Between Eric Gryba getting two games for a borderline hit that resulted in injury, and nobody from this Sens-Habs mess being punished, NHL playoff discipline seems even more "spin the wheel" than usual. But shoving an official would seem pretty clear-cut, no?

The Nassau Coliseum was electric bordering on anarchic last night (the PA announcer had to repeatedly warn fans to stop throwing things on the ice), as Long Island evened up their series with Pittsburgh in a wild 6-4 game. But at times it looked less like the return of the Islanders to relevance, and more like the shenanigans of the LNAH.

Brenden Morrow slammed Casey Cizikas's head into the ice a few times. There was a full-on post-horn scrum, including Evgeni Malkin, of all people, trading punches with Travis Hamonic.

Kris Letang Cross-Checked A Linesman. That's A Suspension...Right?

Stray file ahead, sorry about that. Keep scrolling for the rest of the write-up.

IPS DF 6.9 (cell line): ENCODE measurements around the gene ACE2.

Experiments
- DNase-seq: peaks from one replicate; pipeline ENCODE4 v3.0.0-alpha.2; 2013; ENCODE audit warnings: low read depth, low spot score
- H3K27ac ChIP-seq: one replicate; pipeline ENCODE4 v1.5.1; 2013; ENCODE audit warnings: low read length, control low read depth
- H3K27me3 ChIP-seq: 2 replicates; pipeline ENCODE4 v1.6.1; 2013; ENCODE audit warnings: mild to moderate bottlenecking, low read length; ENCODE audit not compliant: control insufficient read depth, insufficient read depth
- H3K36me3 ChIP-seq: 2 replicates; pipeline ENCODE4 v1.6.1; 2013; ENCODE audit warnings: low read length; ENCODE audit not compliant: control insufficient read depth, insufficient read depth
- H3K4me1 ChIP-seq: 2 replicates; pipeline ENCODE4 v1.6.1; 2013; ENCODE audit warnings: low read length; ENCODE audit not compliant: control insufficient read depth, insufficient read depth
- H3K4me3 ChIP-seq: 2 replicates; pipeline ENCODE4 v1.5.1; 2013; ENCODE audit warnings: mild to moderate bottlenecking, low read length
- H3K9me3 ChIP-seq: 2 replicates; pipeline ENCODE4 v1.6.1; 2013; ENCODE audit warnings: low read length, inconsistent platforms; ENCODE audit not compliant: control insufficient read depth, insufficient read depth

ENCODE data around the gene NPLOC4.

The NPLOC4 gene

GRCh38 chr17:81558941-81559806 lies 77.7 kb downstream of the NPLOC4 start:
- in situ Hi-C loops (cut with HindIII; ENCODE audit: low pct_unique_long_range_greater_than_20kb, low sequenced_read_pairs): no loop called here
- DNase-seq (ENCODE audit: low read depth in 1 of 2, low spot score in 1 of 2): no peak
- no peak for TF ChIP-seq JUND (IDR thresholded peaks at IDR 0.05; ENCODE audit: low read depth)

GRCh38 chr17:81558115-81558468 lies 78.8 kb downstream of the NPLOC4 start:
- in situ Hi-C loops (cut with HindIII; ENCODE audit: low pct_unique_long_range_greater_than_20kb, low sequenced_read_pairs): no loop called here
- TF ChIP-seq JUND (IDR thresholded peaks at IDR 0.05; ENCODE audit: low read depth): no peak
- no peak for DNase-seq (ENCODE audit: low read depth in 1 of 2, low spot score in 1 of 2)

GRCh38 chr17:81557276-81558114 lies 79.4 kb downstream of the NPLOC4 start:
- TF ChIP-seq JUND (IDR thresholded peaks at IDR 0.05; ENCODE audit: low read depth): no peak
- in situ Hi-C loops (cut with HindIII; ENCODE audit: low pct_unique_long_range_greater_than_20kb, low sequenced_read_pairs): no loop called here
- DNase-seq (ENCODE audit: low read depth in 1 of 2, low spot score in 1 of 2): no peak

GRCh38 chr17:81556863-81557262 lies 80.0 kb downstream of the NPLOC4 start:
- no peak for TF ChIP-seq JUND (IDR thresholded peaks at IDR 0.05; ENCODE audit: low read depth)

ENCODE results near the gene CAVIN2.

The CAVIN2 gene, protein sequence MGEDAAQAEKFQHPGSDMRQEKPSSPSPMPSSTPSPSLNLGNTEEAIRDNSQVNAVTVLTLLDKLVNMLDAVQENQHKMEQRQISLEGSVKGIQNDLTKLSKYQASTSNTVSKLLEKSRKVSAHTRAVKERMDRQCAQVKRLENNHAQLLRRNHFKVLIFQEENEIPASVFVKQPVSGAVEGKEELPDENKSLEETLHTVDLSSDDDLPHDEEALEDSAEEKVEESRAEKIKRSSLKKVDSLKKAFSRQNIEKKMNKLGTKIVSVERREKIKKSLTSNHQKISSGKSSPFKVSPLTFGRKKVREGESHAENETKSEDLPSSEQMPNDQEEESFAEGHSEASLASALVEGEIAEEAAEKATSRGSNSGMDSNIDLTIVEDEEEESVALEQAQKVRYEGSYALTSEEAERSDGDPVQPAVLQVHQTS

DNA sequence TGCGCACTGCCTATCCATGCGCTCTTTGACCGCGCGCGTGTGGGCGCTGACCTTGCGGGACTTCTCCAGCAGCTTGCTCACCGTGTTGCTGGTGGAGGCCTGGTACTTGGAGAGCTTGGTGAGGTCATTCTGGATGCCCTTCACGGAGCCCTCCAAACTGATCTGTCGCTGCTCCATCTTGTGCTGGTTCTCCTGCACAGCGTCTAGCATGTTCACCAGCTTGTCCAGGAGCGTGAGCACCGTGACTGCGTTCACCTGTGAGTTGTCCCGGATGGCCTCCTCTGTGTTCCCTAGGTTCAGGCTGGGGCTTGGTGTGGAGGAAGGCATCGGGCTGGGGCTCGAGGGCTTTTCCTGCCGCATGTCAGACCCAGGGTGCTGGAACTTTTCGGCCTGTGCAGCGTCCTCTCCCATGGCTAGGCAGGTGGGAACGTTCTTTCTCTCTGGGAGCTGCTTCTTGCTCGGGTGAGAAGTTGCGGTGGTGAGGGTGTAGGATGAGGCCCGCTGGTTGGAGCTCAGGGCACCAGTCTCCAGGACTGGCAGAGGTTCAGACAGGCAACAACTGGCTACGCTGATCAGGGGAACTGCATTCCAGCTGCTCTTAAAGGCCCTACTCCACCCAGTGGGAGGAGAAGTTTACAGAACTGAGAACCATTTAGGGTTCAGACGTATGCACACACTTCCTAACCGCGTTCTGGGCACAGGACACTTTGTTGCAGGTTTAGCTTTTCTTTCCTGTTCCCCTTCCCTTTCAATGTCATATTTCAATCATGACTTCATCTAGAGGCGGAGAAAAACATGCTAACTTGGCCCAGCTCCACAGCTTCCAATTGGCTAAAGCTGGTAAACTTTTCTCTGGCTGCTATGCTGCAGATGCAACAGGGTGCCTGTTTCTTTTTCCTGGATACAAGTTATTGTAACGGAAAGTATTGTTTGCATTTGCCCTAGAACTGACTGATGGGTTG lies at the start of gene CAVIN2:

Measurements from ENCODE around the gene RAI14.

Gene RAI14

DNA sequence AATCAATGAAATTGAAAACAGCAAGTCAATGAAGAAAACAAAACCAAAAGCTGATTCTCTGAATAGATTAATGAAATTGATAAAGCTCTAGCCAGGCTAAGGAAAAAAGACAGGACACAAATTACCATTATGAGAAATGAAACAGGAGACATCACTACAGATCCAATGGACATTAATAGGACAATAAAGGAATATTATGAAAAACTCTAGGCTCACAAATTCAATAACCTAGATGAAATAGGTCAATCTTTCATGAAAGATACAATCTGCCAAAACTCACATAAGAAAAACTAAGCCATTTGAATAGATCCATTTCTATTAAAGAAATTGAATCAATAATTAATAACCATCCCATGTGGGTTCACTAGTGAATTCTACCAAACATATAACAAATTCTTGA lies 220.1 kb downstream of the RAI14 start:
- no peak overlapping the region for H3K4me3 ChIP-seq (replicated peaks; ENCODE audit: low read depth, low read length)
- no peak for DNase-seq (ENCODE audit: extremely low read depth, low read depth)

So Letang's shove of linesman Lonnie Cameron nearly got lost in the fuss—no penalty was called, anyway.

Even on the replay it's hard to tell what Letang was thinking. It looked like he had time for the stripes to register, so it's not as if he thought he was being jumped by an Islander. Maybe he was looking for someone, anyone to hit, and was ticked/surprised by Cameron skating into him from behind?

Regardless, the rulebook couldn't be clearer:

40.1 Game Misconduct - Any player who deliberately applies physical force in any manner against an official (Yes.), in any manner attempts to injure an official (No.), physically demeans (Maybe?), or deliberately applies physical force to an official solely for the purpose of getting free of such an official during or immediately following an altercation (Big Yes.) shall receive a game misconduct penalty. In addition, the following (40.2, 40.3, 40.4) disciplinary penalties shall apply.

The follow-up clauses dictate, for physical contact with an official without the intent to injure, a minimum suspension of 10 games. Letang won't get 10 games, nor should he. He was lashing out in frustration, not targeting the linesman. But maybe a game? Who the hell knows, and that's the real story: split-second head shots are one thing, but NHL discipline is so screwy, we can't even predict the repercussions for actions covered by totally unambiguous wording.